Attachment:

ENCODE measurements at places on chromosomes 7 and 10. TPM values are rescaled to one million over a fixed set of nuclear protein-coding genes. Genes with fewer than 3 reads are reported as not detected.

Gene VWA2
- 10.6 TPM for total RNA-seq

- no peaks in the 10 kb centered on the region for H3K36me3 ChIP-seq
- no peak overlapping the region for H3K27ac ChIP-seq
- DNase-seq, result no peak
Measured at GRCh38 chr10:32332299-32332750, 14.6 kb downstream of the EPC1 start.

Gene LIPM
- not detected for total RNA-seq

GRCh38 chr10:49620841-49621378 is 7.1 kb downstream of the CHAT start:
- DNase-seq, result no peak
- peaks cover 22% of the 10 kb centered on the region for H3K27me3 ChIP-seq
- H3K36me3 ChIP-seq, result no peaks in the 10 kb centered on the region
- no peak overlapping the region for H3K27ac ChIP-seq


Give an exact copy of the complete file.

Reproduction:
ENCODE measurements at places on chromosomes 7 and 10. TPM values are rescaled to one million over a fixed set of nuclear protein-coding genes. Genes with fewer than 3 reads are reported as not detected.

Gene VWA2
- 10.6 TPM for total RNA-seq

- no peaks in the 10 kb centered on the region for H3K36me3 ChIP-seq
- no peak overlapping the region for H3K27ac ChIP-seq
- DNase-seq, result no peak
Measured at GRCh38 chr10:32332299-32332750, 14.6 kb downstream of the EPC1 start.

Gene LIPM
- not detected for total RNA-seq

GRCh38 chr10:49620841-49621378 is 7.1 kb downstream of the CHAT start:
- DNase-seq, result no peak
- peaks cover 22% of the 10 kb centered on the region for H3K27me3 ChIP-seq
- H3K36me3 ChIP-seq, result no peaks in the 10 kb centered on the region
- no peak overlapping the region for H3K27ac ChIP-seq